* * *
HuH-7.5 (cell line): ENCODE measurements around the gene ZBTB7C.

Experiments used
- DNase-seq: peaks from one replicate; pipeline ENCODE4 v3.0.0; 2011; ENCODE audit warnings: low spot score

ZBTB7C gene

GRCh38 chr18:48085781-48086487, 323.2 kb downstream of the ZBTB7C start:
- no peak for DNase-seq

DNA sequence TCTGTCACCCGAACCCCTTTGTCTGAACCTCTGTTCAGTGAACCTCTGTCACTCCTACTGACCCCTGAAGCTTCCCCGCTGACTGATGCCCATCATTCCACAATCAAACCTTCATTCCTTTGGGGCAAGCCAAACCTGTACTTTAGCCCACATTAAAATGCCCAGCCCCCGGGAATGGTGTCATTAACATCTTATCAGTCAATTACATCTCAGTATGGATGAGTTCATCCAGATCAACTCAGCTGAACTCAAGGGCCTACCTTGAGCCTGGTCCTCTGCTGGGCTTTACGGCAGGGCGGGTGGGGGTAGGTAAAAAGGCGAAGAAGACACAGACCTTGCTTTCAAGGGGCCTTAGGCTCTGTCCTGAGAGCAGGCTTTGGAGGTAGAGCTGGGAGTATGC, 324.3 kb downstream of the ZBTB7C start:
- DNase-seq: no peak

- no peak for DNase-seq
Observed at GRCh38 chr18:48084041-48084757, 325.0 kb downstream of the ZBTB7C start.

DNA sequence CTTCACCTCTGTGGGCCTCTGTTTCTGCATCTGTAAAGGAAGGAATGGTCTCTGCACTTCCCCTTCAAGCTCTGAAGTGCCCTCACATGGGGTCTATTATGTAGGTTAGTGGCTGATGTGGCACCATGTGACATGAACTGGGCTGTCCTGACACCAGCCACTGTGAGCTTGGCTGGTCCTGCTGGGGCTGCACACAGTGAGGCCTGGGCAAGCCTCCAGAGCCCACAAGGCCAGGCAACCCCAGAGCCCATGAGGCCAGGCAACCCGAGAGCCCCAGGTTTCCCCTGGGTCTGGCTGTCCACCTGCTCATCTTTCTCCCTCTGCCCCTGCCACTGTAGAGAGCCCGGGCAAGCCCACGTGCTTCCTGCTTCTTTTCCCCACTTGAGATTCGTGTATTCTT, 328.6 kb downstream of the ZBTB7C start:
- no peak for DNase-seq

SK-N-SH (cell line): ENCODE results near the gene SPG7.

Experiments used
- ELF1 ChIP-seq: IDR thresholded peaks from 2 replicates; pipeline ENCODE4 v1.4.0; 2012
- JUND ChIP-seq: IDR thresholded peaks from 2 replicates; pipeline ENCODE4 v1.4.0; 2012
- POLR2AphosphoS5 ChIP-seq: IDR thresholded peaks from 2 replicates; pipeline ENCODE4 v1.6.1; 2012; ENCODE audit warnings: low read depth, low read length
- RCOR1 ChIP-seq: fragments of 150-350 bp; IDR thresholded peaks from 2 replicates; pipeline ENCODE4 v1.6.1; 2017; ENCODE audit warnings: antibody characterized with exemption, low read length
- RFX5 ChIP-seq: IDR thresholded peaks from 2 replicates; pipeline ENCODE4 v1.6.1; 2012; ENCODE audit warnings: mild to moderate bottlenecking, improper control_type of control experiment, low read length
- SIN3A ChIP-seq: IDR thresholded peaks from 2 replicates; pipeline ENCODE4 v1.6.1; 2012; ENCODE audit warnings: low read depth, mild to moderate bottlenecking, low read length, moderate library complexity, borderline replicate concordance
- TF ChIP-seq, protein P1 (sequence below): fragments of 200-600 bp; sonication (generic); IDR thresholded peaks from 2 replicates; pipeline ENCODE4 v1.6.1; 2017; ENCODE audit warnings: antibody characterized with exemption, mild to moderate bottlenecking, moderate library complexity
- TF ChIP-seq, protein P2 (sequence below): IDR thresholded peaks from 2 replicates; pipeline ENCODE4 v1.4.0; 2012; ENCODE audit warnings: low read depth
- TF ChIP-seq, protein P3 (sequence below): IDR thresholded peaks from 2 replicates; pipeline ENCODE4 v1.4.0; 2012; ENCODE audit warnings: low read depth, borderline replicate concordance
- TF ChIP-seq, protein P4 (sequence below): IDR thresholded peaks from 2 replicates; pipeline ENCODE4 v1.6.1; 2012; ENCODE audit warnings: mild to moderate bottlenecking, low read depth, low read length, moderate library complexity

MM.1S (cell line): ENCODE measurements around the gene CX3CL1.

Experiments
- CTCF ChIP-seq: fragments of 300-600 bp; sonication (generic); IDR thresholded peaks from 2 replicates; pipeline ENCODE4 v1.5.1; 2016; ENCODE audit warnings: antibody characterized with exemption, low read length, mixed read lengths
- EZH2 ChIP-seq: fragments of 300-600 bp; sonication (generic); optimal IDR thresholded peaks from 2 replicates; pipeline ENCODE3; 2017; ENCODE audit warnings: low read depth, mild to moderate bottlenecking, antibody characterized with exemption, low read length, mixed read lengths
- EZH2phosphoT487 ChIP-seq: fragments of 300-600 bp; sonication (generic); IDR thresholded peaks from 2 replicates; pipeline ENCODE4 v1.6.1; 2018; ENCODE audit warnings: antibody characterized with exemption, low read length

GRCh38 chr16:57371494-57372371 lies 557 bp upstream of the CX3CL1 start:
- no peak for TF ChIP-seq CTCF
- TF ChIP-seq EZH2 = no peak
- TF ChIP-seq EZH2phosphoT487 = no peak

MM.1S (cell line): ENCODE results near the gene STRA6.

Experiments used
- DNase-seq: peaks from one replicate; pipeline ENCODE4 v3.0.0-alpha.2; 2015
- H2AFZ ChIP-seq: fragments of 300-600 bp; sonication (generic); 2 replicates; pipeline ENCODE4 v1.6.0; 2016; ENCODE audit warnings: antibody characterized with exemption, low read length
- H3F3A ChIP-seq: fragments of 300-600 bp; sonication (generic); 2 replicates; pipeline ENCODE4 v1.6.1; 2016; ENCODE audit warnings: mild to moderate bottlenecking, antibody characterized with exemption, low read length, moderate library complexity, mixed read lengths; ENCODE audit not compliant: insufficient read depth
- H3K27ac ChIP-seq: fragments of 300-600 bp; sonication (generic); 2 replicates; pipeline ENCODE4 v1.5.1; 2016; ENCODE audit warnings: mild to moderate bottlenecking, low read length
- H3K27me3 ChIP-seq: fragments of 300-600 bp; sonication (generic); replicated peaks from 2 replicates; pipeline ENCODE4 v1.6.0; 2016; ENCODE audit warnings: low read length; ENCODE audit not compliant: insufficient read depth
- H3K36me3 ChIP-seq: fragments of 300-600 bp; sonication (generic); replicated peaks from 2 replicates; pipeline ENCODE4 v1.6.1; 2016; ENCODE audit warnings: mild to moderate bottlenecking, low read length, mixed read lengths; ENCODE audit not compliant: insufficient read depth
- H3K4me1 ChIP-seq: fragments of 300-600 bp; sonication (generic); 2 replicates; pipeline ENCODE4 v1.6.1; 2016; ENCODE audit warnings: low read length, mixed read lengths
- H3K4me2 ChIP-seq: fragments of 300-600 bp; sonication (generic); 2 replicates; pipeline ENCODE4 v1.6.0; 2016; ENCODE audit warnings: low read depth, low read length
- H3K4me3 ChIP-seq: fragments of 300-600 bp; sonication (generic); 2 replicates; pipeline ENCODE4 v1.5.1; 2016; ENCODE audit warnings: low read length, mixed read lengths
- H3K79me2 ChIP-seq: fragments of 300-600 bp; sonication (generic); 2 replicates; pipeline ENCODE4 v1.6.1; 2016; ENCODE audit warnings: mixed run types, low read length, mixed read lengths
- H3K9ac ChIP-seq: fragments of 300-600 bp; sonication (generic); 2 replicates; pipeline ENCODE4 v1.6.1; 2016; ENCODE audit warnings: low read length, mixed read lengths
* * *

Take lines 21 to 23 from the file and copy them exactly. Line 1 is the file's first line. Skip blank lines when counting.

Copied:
- TF ChIP-seq, protein P1 (sequence below): fragments of 200-600 bp; sonication (generic); IDR thresholded peaks from 2 replicates; pipeline ENCODE4 v1.6.1; 2017; ENCODE audit warnings: antibody characterized with exemption, mild to moderate bottlenecking, moderate library complexity
- TF ChIP-seq, protein P2 (sequence below): IDR thresholded peaks from 2 replicates; pipeline ENCODE4 v1.4.0; 2012; ENCODE audit warnings: low read depth
- TF ChIP-seq, protein P3 (sequence below): IDR thresholded peaks from 2 replicates; pipeline ENCODE4 v1.4.0; 2012; ENCODE audit warnings: low read depth, borderline replicate concordance